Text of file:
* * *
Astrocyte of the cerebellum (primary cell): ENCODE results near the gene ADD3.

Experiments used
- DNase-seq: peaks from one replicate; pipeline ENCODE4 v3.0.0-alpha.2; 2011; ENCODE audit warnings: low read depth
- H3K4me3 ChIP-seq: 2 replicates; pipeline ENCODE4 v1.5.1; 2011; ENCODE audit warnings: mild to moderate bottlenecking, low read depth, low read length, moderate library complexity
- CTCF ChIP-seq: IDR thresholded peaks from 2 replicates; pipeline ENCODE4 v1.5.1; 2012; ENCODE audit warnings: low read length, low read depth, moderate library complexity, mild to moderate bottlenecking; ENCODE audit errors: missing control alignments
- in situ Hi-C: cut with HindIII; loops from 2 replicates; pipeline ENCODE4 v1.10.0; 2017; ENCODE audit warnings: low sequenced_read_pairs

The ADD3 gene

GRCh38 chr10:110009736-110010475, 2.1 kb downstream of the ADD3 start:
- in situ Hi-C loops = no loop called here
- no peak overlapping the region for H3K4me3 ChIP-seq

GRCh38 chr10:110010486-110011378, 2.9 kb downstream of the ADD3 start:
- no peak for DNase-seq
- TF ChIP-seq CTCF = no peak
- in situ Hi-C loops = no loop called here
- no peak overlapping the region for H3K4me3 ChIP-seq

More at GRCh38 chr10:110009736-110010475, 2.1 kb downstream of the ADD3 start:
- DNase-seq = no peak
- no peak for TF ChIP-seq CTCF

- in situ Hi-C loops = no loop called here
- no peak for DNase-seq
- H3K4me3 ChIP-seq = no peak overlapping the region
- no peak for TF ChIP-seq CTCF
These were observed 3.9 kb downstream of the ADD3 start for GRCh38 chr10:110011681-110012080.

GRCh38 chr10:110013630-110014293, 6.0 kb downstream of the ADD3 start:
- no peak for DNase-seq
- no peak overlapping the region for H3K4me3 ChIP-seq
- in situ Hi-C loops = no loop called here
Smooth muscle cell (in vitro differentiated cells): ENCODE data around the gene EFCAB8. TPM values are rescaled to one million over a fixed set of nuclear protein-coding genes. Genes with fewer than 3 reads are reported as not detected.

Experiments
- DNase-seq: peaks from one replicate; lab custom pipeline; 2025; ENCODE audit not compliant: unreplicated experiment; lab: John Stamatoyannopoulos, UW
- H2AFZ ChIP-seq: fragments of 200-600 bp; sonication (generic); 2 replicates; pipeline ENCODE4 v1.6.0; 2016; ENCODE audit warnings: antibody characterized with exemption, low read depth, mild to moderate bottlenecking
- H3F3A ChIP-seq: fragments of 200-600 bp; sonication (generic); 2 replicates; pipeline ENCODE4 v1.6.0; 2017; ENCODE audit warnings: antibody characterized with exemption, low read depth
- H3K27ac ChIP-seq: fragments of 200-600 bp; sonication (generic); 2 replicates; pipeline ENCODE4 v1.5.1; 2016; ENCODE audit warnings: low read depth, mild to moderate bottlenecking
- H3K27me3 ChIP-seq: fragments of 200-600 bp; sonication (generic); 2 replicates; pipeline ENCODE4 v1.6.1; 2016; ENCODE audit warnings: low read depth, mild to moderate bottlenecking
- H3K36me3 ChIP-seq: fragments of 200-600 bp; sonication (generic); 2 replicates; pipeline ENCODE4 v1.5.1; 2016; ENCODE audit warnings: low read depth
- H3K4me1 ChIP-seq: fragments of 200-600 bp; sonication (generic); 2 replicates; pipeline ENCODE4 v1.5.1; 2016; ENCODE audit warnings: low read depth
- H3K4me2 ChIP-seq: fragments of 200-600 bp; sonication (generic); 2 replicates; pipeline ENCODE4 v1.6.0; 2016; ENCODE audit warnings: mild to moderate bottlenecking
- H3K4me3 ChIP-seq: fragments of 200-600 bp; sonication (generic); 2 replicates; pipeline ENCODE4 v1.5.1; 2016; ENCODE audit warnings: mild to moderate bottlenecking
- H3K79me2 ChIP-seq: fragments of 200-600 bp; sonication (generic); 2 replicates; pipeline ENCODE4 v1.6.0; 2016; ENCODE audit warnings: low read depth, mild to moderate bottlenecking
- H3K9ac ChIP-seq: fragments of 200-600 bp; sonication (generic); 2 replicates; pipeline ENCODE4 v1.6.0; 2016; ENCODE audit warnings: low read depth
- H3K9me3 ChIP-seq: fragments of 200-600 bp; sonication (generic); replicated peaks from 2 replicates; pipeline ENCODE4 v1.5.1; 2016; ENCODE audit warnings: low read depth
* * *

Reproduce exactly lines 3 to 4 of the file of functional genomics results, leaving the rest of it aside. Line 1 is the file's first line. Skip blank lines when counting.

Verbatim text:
- DNase-seq: peaks from one replicate; pipeline ENCODE4 v3.0.0-alpha.2; 2011; ENCODE audit warnings: low read depth
- H3K4me3 ChIP-seq: 2 replicates; pipeline ENCODE4 v1.5.1; 2011; ENCODE audit warnings: mild to moderate bottlenecking, low read depth, low read length, moderate library complexity